There were some things that virtually all experts agreed on as of 1988. A rather straightforward calculation showed that doubling the level of carbon dioxide in the atmosphere... which would arrive in the late 21st century if no steps were taken to curb emissions... should raise the temperature of the surface roughly one degree C. However, a warmer atmosphere would hold more water vapor, which ought to cause another degree or so of warming. Beyond that the calculations got problematic. Cloudiness was likely to change in ways that could either enhance or diminish the warming, and scientists did not understand the complex processes well. Moreover, humanity was emitting ever increasing amounts of smoke and other pollution; again scientists were not sure how this might affect climate. Only better observations and computer models could attempt to project the outcome.
Scientists intensified their research, organizing programs on an international scale. Was the global temperature rise due to an increase in the Sun’s activity? Solar activity began to decline, but the temperature soared faster than ever. Did computer models reproduce the present climate only because they were tweaked until they matched it, making them worthless for calculating a future climate change? Improved models successfully predicted the temporary cooling due to a huge volcanic explosion in 1991 and passed many other tests. In particular, the modelers could now reproduce in detail the pattern of warming, changes in rainfall, etc. actually observed in different regions of the world over the past century. Nobody had been able to build a model that matched the historical record and that did not show significant warming when greenhouse gases were added.
The physics of clouds and pollution remained too complex to work out exactly, and modeling teams that made different assumptions got somewhat different results. Most of them found a warming of around 3°C when the carbon dioxide level doubled, late in the 21st century. But some found a rise of 2°C or perhaps a bit less, a costly but manageable warming. Others calculated a 5°C rise or even more, an unparalleled catastrophe.
Meanwhile striking news came from studies of ancient climates recorded in Antarctic ice cores. For hundreds of thousands of years, carbon dioxide and temperature had been linked: anything that caused one of the pair to rise or fall had caused a rise or fall in the other. It turned out that a doubling of carbon dioxide had always gone along with a 3°C temperature rise, give or take a degree or two — a striking confirmation of the computer models, from entirely independent evidence.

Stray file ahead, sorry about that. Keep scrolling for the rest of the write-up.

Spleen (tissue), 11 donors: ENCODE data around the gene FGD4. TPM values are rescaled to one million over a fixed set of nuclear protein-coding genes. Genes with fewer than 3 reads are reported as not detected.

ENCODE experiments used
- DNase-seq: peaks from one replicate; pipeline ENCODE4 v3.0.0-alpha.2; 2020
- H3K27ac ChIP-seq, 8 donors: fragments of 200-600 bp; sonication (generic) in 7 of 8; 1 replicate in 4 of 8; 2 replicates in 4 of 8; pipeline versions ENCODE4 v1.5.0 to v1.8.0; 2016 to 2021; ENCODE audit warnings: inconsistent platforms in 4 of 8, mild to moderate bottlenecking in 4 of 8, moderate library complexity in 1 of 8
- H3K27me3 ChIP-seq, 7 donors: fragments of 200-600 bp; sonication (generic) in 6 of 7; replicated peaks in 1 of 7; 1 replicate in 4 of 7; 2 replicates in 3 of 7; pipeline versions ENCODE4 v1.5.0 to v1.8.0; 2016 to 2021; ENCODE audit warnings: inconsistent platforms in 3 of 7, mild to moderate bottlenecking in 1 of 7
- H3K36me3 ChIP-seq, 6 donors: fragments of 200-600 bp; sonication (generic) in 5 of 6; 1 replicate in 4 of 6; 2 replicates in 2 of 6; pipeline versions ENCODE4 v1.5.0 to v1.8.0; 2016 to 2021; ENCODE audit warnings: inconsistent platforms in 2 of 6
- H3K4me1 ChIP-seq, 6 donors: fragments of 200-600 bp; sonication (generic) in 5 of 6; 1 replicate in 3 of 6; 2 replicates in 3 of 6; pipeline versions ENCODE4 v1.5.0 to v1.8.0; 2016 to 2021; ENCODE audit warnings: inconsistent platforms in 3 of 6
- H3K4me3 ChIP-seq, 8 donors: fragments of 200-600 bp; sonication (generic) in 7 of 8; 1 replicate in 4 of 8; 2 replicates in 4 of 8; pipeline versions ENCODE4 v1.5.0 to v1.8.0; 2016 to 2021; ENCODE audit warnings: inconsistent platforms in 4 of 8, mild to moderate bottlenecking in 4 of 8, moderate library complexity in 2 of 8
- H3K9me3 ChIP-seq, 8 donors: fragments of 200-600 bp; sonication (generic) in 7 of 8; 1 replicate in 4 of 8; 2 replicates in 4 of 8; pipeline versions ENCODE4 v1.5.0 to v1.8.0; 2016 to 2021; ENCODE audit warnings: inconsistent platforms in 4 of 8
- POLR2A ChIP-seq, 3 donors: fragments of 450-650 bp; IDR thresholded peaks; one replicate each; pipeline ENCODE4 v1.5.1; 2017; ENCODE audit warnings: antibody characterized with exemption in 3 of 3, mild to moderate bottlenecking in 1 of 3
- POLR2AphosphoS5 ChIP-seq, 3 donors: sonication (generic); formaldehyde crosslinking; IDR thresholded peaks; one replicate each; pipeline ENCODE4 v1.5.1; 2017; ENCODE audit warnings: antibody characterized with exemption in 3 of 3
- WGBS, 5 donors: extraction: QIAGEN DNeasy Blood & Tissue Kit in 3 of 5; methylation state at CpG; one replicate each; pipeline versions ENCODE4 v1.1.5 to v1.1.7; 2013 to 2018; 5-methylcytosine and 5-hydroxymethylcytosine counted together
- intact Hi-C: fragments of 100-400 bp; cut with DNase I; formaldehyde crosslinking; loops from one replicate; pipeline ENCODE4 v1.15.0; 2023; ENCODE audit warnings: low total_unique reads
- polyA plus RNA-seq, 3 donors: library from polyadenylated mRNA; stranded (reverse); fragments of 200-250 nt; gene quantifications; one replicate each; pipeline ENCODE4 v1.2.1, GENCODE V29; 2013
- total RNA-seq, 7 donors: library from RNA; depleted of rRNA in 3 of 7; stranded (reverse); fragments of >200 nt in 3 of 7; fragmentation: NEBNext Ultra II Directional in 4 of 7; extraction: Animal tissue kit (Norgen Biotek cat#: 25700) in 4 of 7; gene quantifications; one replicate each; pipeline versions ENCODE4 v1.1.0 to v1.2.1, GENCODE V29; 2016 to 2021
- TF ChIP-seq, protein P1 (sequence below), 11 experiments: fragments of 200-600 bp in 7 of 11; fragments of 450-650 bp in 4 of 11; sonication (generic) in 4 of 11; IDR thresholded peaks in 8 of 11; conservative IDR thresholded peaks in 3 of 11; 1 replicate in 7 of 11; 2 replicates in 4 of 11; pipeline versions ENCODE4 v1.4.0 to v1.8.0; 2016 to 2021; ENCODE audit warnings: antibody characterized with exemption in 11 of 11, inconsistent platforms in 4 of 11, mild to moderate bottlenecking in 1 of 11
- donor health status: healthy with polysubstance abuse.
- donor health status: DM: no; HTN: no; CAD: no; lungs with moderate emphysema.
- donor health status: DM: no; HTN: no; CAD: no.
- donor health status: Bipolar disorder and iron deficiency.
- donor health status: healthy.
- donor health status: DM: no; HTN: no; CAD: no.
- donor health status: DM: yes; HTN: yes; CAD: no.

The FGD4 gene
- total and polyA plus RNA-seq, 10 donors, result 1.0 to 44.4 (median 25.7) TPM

The world’s governments had created a panel to give them the most reliable possible advice, as negotiated among thousands of climate experts and officials. By 2001 this Intergovernmental Panel on Climate Change (IPCC) managed to establish a consensus, phrased so cautiously that scarcely any expert or government representative dissented. They announced that although the climate system was so complex that scientists would never reach complete certainty, it was much more likely than not that our civilization faced severe global warming. At that point the discovery of global warming was essentially completed. Scientists knew the most important things about how the climate could change during the 21st century. How the climate would actually change now depended chiefly on what policies humanity would choose for its greenhouse gas emissions.
Since 2001, greatly improved computer models and an abundance of data of many kinds strengthened the conclusion that human emissions are very likely to cause serious climate change. The IPCC’s conclusions were reviewed and endorsed by the national science academies of every major nation from the United States to China, along with leading scientific societies and indeed virtually every organization that could speak for a scientific consensus. Specialists meanwhile improved their understanding of some less probable but more severe possibilities. On the one hand, a dangerous change in ocean circulation seemed unlikely in the next century or two. On the other hand, there were signs that disintegrating ice sheets could raise sea levels faster than most scientists had expected. Worse, new evidence suggested that the warming was itself starting to cause changes that would generate still more warming.
In 2007 the IPCC reported that scientists were more confident than ever that humans were changing the climate. Although only a small fraction of the predicted warming had happened so far, effects were already becoming visible in some regions — more deadly heat waves, stronger floods and droughts, heat‑related changes in the ranges and behavior of sensitive species. But the scientists had not been able to narrow the range of possibilities. Depending on what steps people took to restrict emissions, by the end of the century we could expect the planet’s average temperature to rise anywhere between about 1.4 and 6°C (2.5–11°F).